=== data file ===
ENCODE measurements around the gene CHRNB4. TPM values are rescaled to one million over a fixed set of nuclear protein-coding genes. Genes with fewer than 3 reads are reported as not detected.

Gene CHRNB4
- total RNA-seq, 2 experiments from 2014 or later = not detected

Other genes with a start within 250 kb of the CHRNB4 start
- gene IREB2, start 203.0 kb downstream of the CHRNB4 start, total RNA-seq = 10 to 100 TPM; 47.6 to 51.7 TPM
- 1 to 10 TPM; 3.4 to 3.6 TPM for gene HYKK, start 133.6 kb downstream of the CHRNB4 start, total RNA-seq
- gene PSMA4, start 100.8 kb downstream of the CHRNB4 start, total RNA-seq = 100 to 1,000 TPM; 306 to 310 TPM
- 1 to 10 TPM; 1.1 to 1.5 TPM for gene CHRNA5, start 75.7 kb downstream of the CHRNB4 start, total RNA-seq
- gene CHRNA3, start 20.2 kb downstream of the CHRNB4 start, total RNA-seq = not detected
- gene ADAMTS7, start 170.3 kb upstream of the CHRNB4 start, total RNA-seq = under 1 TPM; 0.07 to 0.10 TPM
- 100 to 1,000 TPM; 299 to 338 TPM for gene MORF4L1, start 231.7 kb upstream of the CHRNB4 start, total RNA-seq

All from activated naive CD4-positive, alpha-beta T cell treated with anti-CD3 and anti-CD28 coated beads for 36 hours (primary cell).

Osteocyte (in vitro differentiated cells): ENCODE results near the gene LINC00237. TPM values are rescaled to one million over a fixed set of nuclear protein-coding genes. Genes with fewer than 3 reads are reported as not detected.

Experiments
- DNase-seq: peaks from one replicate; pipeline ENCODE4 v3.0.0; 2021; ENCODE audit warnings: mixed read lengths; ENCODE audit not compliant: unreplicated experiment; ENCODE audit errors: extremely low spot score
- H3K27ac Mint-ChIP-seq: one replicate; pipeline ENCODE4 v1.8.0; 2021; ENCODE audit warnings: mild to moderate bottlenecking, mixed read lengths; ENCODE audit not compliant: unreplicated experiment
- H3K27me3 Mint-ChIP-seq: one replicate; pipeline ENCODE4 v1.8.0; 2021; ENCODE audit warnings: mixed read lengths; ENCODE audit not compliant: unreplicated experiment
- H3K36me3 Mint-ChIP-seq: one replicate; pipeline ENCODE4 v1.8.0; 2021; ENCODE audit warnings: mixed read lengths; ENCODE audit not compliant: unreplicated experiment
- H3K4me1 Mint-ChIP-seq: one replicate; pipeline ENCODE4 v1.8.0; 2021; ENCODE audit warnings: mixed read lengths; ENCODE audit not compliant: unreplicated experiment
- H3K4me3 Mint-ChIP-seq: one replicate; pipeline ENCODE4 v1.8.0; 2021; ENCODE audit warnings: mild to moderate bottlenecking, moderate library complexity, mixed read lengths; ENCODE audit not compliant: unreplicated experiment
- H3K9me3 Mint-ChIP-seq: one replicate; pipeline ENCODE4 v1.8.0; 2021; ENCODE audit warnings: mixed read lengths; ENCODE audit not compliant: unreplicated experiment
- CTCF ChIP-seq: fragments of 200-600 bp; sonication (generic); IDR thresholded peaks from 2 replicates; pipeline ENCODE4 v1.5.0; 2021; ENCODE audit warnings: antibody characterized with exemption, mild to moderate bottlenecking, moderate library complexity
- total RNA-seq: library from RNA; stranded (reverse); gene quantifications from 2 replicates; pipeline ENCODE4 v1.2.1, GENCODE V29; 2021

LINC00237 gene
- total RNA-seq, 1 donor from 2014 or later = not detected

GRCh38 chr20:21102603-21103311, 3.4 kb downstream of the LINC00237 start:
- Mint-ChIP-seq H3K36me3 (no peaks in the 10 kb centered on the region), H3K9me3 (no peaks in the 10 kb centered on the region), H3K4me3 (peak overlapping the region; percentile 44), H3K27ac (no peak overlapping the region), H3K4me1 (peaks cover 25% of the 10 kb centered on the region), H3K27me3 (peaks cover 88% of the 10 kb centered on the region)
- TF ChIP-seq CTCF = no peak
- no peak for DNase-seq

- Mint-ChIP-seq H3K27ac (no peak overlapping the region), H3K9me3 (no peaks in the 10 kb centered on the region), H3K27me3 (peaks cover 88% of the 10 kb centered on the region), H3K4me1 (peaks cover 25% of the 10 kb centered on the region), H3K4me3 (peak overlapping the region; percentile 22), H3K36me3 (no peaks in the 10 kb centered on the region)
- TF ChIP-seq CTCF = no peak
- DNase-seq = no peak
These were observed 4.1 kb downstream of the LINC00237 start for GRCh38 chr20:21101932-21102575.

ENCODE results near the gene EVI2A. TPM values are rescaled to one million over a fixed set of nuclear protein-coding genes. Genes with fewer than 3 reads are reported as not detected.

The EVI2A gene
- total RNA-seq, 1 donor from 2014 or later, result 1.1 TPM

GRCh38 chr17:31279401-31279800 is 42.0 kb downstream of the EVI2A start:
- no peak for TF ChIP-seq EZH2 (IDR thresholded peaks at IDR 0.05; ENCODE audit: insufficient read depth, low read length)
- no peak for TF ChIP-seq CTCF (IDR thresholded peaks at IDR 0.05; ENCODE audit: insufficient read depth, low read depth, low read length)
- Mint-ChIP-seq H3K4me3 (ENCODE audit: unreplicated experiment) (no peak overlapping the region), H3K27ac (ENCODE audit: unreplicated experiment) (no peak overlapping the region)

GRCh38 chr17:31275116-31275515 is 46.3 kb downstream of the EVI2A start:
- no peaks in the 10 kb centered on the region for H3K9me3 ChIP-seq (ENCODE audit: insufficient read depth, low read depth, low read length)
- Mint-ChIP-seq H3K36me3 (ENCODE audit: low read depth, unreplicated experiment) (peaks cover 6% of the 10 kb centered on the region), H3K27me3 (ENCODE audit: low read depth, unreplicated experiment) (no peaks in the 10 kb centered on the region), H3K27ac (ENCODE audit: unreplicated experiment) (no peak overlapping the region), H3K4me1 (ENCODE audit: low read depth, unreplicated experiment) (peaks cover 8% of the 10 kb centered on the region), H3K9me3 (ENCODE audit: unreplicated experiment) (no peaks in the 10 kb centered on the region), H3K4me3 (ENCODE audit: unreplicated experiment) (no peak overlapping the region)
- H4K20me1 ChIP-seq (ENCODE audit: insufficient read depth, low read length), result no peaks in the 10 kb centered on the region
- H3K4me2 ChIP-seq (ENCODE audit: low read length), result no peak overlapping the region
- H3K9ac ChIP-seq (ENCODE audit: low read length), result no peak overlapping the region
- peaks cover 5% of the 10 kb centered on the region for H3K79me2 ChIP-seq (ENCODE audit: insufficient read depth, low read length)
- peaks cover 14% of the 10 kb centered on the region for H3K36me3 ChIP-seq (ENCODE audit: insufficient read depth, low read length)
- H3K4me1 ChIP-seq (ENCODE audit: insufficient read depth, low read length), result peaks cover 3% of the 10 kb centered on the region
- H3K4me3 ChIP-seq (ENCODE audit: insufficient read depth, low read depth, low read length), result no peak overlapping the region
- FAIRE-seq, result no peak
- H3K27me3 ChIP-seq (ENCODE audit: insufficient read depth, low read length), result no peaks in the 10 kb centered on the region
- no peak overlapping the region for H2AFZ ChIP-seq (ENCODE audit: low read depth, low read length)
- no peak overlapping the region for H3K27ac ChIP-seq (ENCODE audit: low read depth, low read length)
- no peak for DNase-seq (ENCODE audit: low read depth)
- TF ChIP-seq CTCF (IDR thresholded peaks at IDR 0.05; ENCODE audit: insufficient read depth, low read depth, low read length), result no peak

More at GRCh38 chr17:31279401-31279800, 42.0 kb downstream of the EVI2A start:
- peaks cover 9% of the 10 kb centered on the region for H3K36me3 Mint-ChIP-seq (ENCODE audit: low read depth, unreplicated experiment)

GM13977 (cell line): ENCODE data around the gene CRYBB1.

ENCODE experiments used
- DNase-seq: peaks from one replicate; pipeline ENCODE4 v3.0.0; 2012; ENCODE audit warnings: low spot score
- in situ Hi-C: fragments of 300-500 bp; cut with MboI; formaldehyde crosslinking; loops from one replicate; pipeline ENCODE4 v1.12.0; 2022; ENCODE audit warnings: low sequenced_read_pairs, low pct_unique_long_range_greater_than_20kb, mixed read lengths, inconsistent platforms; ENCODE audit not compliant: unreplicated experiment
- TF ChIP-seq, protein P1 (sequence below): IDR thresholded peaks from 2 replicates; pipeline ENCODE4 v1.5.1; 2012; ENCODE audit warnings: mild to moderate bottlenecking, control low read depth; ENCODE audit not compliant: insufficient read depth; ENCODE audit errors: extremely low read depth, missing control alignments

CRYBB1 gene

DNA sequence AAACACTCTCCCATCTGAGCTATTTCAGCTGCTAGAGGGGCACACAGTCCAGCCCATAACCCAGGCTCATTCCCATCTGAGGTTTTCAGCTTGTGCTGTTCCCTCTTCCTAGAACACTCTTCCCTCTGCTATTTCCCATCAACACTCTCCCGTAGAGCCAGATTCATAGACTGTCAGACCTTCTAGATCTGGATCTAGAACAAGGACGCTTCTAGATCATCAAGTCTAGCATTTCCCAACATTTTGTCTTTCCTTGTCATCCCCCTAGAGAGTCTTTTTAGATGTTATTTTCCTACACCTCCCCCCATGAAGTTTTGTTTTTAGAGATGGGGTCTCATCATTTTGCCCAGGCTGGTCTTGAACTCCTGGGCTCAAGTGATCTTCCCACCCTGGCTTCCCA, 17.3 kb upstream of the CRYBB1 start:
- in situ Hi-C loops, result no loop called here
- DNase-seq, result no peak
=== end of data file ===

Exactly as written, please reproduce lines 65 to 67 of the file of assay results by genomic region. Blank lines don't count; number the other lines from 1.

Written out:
DNA sequence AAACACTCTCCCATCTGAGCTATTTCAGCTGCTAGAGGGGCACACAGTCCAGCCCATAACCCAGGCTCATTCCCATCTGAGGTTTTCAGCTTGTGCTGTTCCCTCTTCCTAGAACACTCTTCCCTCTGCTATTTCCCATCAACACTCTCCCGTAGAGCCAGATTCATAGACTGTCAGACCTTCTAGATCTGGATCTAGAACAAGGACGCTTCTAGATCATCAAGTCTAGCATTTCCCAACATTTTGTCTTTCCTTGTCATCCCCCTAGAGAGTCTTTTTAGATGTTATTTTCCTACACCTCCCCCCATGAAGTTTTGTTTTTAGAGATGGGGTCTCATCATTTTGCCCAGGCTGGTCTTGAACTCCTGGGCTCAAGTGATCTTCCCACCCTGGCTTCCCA, 17.3 kb upstream of the CRYBB1 start:
- in situ Hi-C loops, result no loop called here
- DNase-seq, result no peak